I had a lovely piece of scalloped edging which I used to connect the top piece – it was a little different in colour, but I liked the effect. I then quilted it with various stitches using white Perle – I loved the way they created texture without detracting from the coloured embroidery.

Making tassels for edging - mini quilt

I crocheted an edge and decided to add tassels – it gave the quilt a little weight to change better.

Vintage Linen quilt

It is rare that I allow myself to simply play around – but it was enjoyable letting the little quilt evolve. I didn’t like the ‘All is Well’ part. I think next time I will use cotton Perle quite thick rather than embroidery floss.

It has been a soothing exercise, and quite addictive!


Frumpy to flirty…1950’s inspired refashioning


1-before and after1

I adore charity shops there seems no end of inspiration. It might just be my own obstacle, but am fearless to alter items bought secondhand that I would hesitate to alter new!  Thrift store or charity shop seem to bring out my adventurous  side- especially if there are only a few pounds at stake!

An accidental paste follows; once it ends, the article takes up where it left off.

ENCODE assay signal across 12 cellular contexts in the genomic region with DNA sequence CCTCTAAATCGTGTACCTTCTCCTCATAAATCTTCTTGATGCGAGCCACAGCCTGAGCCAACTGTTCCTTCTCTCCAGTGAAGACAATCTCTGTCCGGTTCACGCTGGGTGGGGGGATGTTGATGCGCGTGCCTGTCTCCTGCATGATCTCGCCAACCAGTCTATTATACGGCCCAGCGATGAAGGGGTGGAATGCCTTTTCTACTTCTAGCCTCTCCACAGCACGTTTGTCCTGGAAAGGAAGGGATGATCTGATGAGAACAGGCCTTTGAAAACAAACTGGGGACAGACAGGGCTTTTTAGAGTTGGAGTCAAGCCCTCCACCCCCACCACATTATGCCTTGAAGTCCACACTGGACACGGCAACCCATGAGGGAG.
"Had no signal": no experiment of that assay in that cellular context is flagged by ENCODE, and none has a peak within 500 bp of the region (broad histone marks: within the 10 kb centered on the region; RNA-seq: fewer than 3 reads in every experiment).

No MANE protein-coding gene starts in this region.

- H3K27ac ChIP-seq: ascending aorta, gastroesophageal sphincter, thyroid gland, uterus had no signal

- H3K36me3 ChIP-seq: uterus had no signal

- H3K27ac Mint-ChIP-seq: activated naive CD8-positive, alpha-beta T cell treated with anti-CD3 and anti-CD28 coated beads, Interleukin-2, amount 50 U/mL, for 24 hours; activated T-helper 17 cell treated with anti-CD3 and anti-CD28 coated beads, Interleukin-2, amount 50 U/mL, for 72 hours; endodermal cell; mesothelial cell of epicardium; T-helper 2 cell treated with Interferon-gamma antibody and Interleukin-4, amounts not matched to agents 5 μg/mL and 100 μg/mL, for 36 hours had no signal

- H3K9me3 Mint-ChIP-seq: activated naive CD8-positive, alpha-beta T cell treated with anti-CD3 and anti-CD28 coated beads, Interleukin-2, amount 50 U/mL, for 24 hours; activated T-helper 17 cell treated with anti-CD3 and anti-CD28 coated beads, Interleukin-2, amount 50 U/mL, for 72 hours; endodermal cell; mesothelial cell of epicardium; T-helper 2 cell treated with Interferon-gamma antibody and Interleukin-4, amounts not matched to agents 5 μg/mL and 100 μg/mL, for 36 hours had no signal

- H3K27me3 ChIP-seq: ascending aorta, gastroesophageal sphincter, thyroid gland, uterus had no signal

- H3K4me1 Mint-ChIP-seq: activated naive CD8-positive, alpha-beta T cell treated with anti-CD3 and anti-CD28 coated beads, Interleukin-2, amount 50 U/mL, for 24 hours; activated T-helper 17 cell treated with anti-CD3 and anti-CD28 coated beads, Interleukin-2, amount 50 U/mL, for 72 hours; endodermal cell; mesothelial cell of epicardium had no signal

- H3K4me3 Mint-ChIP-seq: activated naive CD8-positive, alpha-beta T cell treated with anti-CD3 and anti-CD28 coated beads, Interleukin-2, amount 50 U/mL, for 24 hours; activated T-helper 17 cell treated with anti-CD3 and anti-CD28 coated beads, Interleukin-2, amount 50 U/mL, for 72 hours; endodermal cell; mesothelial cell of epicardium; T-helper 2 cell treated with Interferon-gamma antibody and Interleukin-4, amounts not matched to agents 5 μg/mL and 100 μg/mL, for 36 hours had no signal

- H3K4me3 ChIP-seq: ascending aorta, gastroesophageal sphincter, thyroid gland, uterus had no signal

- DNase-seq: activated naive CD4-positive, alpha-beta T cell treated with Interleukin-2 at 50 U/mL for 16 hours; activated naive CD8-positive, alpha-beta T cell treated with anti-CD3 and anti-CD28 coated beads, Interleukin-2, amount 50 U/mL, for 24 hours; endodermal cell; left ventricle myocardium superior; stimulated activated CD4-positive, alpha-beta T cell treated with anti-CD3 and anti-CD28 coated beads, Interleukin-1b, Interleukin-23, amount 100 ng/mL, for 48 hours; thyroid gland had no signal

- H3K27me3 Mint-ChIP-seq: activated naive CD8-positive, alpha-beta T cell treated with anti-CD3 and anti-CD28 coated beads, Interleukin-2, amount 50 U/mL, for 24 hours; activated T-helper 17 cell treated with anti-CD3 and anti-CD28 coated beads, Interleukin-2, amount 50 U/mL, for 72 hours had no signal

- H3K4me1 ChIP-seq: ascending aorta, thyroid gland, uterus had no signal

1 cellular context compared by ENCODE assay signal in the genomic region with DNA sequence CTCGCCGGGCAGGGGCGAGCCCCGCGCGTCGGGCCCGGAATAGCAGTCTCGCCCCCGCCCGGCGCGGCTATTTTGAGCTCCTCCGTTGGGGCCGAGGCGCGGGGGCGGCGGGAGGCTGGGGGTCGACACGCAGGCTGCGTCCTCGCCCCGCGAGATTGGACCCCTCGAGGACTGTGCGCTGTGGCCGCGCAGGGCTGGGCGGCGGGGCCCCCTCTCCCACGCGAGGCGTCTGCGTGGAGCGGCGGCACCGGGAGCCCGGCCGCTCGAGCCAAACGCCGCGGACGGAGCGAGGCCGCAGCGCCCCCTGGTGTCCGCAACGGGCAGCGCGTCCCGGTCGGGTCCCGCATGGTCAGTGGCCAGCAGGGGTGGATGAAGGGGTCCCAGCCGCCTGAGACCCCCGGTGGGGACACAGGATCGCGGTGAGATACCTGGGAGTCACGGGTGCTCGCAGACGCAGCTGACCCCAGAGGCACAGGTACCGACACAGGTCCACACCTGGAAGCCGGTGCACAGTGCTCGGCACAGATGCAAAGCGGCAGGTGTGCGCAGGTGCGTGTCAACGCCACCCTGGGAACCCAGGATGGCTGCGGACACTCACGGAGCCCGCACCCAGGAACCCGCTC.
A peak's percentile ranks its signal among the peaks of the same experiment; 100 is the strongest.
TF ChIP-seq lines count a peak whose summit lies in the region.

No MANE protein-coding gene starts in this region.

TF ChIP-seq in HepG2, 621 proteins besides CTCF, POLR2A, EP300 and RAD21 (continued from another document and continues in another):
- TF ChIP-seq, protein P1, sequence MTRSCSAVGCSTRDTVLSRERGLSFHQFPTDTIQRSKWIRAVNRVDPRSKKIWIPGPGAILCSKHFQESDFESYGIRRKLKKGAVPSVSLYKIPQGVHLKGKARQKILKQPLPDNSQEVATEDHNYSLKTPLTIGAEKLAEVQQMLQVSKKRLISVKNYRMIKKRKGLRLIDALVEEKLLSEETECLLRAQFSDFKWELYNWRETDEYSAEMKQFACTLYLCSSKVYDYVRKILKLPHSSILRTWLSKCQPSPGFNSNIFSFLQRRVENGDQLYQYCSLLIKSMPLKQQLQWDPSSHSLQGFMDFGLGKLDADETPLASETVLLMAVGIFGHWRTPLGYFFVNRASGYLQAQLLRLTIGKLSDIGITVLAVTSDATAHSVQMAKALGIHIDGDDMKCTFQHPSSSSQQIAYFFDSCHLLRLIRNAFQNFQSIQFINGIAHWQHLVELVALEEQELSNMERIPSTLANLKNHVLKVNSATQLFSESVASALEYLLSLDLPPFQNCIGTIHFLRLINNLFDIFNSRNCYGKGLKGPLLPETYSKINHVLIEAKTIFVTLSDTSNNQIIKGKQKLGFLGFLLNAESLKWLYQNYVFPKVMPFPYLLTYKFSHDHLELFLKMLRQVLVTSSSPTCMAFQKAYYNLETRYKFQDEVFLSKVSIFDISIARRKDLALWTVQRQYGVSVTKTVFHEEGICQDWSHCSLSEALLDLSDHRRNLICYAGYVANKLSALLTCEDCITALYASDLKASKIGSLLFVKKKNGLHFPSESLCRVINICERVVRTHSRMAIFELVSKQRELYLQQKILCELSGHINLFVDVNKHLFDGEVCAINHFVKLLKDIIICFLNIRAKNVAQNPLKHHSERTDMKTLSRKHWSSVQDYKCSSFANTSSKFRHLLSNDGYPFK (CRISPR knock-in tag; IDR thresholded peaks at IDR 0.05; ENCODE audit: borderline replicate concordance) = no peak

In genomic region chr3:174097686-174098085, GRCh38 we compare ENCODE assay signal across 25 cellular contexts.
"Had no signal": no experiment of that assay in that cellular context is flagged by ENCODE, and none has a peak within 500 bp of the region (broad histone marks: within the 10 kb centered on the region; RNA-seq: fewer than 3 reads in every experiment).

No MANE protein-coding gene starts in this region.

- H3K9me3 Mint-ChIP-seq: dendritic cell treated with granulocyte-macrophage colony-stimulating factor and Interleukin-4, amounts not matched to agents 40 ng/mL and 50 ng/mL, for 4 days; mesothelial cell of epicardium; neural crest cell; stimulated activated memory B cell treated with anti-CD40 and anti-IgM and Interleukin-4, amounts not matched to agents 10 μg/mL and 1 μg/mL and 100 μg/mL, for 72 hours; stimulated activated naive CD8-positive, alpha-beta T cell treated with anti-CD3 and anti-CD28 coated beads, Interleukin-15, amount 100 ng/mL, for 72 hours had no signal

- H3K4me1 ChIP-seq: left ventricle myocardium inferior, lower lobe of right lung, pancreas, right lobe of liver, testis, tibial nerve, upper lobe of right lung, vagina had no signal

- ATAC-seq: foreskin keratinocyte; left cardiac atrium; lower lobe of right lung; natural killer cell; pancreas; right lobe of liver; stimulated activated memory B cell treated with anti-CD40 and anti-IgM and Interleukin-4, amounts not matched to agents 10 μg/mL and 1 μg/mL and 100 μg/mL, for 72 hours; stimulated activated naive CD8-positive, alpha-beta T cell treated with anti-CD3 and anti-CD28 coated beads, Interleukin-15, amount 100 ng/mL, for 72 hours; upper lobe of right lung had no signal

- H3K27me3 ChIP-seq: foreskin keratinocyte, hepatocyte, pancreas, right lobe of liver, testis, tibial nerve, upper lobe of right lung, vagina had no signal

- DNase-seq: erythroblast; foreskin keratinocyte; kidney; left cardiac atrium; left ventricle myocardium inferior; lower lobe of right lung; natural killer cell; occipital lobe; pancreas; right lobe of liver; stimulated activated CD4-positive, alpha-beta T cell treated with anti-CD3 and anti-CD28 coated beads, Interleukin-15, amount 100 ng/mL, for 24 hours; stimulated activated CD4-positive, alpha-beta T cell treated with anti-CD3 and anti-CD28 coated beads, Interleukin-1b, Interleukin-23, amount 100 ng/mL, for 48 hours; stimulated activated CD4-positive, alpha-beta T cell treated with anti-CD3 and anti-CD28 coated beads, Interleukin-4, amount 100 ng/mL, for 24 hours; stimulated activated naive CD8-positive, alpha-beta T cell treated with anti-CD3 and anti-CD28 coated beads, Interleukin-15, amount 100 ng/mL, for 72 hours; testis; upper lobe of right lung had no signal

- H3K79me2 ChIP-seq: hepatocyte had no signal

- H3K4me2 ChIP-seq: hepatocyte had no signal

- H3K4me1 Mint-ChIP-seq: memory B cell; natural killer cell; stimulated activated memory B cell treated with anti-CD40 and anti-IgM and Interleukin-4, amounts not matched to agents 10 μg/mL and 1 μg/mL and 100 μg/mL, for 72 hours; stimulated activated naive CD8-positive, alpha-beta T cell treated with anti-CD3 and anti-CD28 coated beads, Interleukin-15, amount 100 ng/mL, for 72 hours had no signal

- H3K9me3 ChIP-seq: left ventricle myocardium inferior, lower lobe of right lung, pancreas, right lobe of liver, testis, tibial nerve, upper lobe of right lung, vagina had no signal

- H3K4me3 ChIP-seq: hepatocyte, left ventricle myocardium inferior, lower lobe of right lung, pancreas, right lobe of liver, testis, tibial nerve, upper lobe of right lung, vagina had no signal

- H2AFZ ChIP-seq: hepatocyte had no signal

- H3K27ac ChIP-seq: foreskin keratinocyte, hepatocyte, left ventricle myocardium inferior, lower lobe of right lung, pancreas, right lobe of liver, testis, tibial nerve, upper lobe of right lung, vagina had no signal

Sundress before frontThis dress caught my eye – I knew the style was not right for my body shape but the fabric thrilled me so much I bought it anyway. It is your standard maxi sundress – with a shirred top, you can find lots of dresses like these at the moment, even in charity shops.

Summer sundress fabric

As you can see this fabric is wild! Lots of different colours going on – including different coloured backgrounds. the great thing is that there is no directional design, it all seems to flow freely, which makes pattern cutting easy.

Sundress before

You can see from this picture why this dress style doesn’t work for me – the uni-boob is not a flattering look! My waist has completely disappeared and as this dress falls from my boobs, it has added excess inches around my whole body! As if I need any more inches adding! lol.